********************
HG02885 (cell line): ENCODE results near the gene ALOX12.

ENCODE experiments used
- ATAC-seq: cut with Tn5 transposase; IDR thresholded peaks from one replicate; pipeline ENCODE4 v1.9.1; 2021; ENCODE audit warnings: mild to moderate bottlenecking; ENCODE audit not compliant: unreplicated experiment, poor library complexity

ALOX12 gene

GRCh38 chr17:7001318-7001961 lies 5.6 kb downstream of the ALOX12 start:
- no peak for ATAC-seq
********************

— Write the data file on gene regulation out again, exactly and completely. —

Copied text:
HG02885 (cell line): ENCODE results near the gene ALOX12.

ENCODE experiments used
- ATAC-seq: cut with Tn5 transposase; IDR thresholded peaks from one replicate; pipeline ENCODE4 v1.9.1; 2021; ENCODE audit warnings: mild to moderate bottlenecking; ENCODE audit not compliant: unreplicated experiment, poor library complexity

ALOX12 gene

GRCh38 chr17:7001318-7001961 lies 5.6 kb downstream of the ALOX12 start:
- no peak for ATAC-seq